City Council selects CleanScapes to haul Issaquah garbage
October 19, 2011
By Warren Kagarise
NEW — 11 a.m. Oct. 19, 2011
The next hauler for Issaquah garbage is Seattle-based CleanScapes, City Council members decided Monday.
In a unanimous decision, council members selected the garbage hauler to serve Issaquah neighborhoods other than Greenwood Point and South Cove. CleanScapes offered additional curbside recycling options, a local storefront, wildlife-resistant containers and other features to land the $3.8-million-per-year Issaquah contract.
Consumers could experience a rate decrease as the city transitions from the current hauler, Waste Management, to CleanScapes.
For a residential customer putting a 32-gallon cart out for weekly curbside pickup, rates could decrease from $13.43 to $12.74 — though a recent rate increase from the King County Council could dilute the proposed drop in rates.
The contract runs from July 1 through June 2019.
“The public should realize that the staff of the city of Issaquah didn’t just put it out there and say, ‘Tell us what you can offer,’” Councilman Mark Mullet said before the decision. “They actually wrote the proposal saying, ‘This is what the city needs to have. These are the minimum, baseline service requirements that we’re going to ask for the citizens of Issaquah.’ Then, the different vendors were able to come back and say, ‘We’ll provide those at this price,’ and they could offer things on top of that.”
Council Utilities, Technology & Environment Committee members met representatives from CleanScapes and the other candidates, Allied Waste and Waste Management, Oct. 11 and sent the contract to the full council for approval.
“Waste Management has done a very good job for us,” Councilwoman Eileen Barber said. “They’ve been a good partner for the city of Issaquah. We thank you for that. I know it’s difficult, but we have a process that we went through. I think it was a very thorough, complete and, as I said, a very lengthy process. I have to go with the process selection this evening.”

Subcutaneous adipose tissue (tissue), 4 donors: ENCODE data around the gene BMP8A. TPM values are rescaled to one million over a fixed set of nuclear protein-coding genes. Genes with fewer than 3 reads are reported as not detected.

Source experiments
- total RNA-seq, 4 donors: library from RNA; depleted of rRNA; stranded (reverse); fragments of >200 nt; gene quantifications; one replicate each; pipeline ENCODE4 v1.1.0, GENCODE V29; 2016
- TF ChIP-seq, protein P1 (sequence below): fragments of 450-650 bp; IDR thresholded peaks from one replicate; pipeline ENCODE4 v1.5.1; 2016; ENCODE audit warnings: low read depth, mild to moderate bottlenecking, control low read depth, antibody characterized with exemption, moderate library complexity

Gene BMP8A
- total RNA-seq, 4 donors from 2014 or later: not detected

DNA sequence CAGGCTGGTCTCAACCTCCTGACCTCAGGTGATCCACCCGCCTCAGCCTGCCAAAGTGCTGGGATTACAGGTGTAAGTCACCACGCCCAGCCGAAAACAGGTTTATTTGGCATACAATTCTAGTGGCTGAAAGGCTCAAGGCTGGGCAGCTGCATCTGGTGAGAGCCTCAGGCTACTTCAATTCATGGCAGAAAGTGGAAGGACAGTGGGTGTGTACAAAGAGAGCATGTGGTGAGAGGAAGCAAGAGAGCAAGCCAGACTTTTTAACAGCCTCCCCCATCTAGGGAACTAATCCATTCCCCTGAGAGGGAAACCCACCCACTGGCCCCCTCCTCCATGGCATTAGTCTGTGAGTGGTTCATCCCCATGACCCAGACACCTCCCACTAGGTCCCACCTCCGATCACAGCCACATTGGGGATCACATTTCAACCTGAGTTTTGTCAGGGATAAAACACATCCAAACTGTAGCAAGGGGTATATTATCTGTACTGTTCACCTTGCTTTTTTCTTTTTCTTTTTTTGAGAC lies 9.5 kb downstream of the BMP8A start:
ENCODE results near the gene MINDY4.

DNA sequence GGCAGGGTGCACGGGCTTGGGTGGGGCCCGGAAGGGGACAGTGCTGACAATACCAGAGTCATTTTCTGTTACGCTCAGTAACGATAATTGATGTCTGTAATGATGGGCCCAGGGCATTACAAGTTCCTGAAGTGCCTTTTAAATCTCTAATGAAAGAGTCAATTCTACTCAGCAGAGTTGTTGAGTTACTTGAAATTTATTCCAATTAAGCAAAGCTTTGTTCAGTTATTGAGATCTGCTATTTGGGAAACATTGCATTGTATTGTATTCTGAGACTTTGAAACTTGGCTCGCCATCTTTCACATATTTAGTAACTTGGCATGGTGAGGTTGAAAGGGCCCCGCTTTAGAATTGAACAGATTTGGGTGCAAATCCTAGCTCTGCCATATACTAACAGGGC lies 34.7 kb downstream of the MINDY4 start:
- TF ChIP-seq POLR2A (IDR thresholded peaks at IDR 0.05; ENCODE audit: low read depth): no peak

The municipal Resource Conservation Office accepted proposals from CleanScapes, Waste Management and Allied Waste — a local name for national company Republic Services — and then evaluated the offers.
“They conducted interviews, in-depth reference checks, facility tours and they had a host of follow-up questions, both from the tours and the interviews,” CleanScapes CEO Chris Martin said.
CleanScapes serves customers in Seattle, Shoreline, San Francisco and Portland, Ore. The company and San Francisco-based Recology plan to merge, although Martin said CleanScapes intends to maintain a distinct brand and identity.
The council also heard support for CleanScapes from community members.
“Our experience with CleanScapes to date has been excellent,” Brian Daniels, Issaquah Highlands Community Association president, told council members. “They went above and beyond in their outreach to the community to put together a proposal that addresses the common concerns of the Issaquah Highlands Community Association.”
Representatives from the company met association staffers and Cathy Macchio, a highlands resident and local Grizzly Bear Outreach Project representative. The organization educates people living in wildlife-rich areas, such as Issaquah.
David Bahm, a longtime Refuse Ranger — or cleanup crew member — at the Salmon Days Festival, praised CleanScapes’ involvement in the event.
“Their team was helpful, creative, and they were involved with our planning to clean up,” he told council members. “They were out physically involved in the dirty work of cleaning the festival. So, they brought us both brains and muscle.”
Jeffry Borgida, Allied Waste general manager for Issaquah and other Eastside communities, applauded the selection process. The company handles collection in Greenwood Point and South Cove under a separate contract.
“Regardless of the outcome of the final decision to be made tonight, Republic Services will continue to be an environmental partner in the city of Issaquah, as the ongoing provider for our current South Cove residents over the next four years,” he said.